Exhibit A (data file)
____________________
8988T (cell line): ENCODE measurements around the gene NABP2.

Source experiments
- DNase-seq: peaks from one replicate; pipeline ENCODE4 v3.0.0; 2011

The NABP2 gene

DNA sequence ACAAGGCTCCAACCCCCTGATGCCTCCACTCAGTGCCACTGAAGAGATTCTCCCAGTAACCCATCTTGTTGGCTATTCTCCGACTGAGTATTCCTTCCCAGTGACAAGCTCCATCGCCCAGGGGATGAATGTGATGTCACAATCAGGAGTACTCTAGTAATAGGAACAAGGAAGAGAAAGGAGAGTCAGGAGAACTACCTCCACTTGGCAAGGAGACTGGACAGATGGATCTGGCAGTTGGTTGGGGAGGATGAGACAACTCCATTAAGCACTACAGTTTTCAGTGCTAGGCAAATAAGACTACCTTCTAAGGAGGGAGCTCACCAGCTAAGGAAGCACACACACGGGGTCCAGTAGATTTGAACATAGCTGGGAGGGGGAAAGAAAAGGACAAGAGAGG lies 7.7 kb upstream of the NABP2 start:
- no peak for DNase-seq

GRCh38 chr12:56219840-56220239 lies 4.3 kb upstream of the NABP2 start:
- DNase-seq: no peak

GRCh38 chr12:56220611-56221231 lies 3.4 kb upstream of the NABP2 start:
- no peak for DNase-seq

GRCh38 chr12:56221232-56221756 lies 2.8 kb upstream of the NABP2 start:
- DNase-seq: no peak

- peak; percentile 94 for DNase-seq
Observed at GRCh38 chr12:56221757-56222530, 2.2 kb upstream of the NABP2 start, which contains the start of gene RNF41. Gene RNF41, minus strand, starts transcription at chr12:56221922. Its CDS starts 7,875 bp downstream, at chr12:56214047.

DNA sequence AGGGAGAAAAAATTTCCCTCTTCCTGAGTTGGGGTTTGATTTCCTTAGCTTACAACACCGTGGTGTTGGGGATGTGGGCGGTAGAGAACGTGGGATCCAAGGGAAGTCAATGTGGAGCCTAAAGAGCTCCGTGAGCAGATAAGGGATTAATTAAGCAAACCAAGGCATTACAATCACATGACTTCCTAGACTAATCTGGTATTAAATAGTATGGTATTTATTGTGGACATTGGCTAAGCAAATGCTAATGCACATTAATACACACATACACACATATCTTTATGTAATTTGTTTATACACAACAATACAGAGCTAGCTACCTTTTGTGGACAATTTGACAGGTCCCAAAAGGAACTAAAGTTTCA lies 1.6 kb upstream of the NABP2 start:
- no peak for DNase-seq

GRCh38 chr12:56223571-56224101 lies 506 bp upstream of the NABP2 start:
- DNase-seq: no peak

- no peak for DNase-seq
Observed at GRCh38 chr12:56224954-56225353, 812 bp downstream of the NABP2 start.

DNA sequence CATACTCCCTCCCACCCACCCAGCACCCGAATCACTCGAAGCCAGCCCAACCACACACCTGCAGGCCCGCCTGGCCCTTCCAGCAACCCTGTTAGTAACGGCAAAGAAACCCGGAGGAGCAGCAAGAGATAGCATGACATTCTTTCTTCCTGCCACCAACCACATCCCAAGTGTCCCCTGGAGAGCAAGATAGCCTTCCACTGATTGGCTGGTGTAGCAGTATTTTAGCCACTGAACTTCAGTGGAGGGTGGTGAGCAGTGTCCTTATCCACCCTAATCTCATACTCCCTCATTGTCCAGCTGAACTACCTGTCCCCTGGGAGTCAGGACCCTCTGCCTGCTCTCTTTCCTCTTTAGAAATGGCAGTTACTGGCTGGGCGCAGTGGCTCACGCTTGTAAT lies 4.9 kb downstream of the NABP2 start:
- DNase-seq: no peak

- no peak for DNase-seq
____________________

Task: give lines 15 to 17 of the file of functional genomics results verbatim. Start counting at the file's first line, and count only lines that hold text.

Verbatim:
DNA sequence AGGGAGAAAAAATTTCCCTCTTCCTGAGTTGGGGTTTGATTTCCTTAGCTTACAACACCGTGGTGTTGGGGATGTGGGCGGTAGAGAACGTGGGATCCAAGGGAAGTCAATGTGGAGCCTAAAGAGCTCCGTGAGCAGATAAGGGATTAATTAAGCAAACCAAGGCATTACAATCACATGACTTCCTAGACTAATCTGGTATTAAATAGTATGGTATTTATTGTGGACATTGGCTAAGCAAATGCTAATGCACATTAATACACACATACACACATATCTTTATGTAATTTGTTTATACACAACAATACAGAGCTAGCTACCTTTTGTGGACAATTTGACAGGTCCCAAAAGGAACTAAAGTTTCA lies 1.6 kb upstream of the NABP2 start:
- no peak for DNase-seq

GRCh38 chr12:56223571-56224101 lies 506 bp upstream of the NABP2 start: